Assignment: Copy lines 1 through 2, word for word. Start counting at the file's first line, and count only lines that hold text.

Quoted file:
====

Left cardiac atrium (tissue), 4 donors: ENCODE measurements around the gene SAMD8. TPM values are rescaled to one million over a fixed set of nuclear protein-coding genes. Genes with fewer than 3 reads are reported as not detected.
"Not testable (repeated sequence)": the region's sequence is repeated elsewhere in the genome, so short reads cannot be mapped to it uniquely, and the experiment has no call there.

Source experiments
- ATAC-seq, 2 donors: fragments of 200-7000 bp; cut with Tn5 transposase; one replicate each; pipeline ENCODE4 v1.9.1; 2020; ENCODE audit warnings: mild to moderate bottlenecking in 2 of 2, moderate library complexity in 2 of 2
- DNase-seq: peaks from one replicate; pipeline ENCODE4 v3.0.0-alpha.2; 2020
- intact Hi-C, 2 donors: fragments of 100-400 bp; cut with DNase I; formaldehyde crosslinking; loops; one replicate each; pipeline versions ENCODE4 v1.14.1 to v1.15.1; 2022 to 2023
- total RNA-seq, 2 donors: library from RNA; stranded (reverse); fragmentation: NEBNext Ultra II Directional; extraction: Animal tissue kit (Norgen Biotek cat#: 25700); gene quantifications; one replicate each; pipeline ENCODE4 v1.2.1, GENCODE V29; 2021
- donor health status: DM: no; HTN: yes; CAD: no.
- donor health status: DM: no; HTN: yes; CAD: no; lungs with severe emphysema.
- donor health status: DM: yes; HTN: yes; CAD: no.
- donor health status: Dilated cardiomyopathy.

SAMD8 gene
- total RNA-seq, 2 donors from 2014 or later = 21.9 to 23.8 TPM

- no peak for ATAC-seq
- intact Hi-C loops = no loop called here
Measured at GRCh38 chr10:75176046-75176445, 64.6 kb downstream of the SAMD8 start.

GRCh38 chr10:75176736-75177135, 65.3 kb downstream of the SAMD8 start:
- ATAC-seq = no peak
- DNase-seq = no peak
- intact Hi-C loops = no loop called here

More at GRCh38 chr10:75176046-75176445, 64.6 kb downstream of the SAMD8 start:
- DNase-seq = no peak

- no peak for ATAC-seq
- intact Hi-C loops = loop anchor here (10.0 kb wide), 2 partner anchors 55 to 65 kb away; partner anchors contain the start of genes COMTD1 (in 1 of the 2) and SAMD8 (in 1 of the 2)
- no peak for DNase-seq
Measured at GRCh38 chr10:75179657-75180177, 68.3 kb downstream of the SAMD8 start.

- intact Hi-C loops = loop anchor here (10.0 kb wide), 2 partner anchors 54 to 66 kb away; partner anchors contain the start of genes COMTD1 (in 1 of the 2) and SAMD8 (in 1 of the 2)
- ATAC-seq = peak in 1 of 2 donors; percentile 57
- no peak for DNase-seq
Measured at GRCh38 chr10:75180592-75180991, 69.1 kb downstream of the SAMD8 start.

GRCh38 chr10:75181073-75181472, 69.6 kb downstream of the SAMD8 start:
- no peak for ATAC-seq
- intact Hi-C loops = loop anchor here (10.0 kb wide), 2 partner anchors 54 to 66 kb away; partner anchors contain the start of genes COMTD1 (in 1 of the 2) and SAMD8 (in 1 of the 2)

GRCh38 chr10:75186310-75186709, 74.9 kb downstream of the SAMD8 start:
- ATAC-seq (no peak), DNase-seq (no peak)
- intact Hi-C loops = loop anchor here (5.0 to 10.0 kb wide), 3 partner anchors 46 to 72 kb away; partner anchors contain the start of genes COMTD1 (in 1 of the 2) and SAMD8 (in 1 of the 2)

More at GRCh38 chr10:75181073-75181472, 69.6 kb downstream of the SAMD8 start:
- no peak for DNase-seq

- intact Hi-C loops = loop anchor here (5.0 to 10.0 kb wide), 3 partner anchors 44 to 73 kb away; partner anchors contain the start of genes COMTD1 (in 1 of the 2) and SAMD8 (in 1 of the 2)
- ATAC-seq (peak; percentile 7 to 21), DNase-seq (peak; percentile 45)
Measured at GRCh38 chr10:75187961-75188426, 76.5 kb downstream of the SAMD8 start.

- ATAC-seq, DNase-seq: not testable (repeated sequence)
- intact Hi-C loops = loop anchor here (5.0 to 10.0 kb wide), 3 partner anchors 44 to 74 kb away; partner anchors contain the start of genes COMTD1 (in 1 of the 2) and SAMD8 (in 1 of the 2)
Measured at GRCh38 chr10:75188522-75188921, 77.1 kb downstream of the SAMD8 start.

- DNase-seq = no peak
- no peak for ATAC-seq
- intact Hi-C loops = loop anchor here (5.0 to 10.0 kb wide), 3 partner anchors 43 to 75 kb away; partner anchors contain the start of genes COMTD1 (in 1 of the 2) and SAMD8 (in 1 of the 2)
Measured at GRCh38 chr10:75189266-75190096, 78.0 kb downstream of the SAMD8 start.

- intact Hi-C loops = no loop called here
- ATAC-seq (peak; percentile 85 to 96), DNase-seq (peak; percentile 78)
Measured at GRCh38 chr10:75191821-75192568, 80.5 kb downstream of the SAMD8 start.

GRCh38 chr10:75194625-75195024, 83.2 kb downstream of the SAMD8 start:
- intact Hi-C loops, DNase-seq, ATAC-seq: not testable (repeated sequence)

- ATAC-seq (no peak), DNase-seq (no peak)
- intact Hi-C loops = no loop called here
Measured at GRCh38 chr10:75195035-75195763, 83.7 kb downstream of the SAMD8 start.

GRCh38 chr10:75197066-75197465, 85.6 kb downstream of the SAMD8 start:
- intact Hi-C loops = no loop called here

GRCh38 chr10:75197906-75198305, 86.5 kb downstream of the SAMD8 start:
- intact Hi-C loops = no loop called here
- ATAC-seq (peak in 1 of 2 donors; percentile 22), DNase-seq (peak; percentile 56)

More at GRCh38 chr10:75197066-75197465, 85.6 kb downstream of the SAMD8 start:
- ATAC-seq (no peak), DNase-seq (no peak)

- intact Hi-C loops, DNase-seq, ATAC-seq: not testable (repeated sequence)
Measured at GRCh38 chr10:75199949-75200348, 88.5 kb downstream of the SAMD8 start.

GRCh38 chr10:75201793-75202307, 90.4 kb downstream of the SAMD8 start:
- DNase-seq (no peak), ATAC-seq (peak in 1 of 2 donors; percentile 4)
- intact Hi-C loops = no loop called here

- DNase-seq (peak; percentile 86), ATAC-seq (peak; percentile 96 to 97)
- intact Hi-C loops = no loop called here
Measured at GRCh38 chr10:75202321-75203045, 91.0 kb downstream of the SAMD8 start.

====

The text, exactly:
Left cardiac atrium (tissue), 4 donors: ENCODE measurements around the gene SAMD8. TPM values are rescaled to one million over a fixed set of nuclear protein-coding genes. Genes with fewer than 3 reads are reported as not detected.
"Not testable (repeated sequence)": the region's sequence is repeated elsewhere in the genome, so short reads cannot be mapped to it uniquely, and the experiment has no call there.